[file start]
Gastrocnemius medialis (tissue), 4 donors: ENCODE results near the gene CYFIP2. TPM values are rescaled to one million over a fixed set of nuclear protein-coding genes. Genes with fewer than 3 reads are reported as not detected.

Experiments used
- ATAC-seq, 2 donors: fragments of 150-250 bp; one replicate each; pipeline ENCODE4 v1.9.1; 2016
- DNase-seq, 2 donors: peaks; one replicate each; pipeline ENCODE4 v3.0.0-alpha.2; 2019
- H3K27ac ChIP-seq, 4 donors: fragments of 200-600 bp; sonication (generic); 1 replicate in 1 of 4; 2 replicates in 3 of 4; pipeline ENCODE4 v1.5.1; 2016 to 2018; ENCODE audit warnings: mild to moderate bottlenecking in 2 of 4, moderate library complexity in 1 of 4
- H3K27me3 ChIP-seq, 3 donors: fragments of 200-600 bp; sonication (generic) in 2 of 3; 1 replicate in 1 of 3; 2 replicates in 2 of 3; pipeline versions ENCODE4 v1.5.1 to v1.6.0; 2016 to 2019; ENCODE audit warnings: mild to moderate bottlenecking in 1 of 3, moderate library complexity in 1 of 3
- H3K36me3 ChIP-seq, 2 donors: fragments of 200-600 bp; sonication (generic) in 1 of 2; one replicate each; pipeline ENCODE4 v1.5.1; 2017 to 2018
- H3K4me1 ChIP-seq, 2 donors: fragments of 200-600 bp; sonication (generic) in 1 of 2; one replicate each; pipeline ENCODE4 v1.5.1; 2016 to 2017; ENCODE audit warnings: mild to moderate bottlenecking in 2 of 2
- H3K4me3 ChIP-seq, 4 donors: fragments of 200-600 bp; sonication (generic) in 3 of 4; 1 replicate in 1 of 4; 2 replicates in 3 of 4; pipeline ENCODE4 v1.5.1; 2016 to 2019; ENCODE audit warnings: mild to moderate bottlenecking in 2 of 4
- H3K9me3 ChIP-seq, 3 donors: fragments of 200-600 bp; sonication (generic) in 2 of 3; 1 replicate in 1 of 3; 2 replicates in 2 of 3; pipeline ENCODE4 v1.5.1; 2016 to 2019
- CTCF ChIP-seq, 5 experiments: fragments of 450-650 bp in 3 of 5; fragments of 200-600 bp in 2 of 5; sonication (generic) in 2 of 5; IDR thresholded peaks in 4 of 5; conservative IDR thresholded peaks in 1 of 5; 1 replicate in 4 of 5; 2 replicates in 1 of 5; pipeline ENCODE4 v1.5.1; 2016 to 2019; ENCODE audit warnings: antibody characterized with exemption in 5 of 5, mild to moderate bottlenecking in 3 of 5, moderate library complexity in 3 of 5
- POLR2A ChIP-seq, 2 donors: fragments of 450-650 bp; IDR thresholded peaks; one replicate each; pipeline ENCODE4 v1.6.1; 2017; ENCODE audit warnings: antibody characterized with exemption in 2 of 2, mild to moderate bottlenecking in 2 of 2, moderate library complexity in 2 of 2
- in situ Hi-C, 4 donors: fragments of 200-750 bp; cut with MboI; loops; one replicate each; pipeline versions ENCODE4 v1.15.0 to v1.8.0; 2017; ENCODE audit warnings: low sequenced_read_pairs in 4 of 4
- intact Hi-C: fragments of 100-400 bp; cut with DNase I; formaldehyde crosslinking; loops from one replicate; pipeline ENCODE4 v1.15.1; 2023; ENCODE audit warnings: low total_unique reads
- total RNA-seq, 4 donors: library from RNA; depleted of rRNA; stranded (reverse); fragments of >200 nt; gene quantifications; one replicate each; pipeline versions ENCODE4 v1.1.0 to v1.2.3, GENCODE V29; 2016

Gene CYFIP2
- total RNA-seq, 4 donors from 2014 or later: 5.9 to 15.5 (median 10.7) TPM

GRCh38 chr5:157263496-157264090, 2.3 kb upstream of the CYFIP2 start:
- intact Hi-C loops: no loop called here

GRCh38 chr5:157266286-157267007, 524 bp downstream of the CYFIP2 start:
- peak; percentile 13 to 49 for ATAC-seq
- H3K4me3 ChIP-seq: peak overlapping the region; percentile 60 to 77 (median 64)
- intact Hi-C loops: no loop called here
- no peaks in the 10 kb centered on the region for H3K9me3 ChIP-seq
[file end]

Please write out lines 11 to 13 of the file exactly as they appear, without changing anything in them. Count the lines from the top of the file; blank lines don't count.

- CTCF ChIP-seq, 5 experiments: fragments of 450-650 bp in 3 of 5; fragments of 200-600 bp in 2 of 5; sonication (generic) in 2 of 5; IDR thresholded peaks in 4 of 5; conservative IDR thresholded peaks in 1 of 5; 1 replicate in 4 of 5; 2 replicates in 1 of 5; pipeline ENCODE4 v1.5.1; 2016 to 2019; ENCODE audit warnings: antibody characterized with exemption in 5 of 5, mild to moderate bottlenecking in 3 of 5, moderate library complexity in 3 of 5
- POLR2A ChIP-seq, 2 donors: fragments of 450-650 bp; IDR thresholded peaks; one replicate each; pipeline ENCODE4 v1.6.1; 2017; ENCODE audit warnings: antibody characterized with exemption in 2 of 2, mild to moderate bottlenecking in 2 of 2, moderate library complexity in 2 of 2
- in situ Hi-C, 4 donors: fragments of 200-750 bp; cut with MboI; loops; one replicate each; pipeline versions ENCODE4 v1.15.0 to v1.8.0; 2017; ENCODE audit warnings: low sequenced_read_pairs in 4 of 4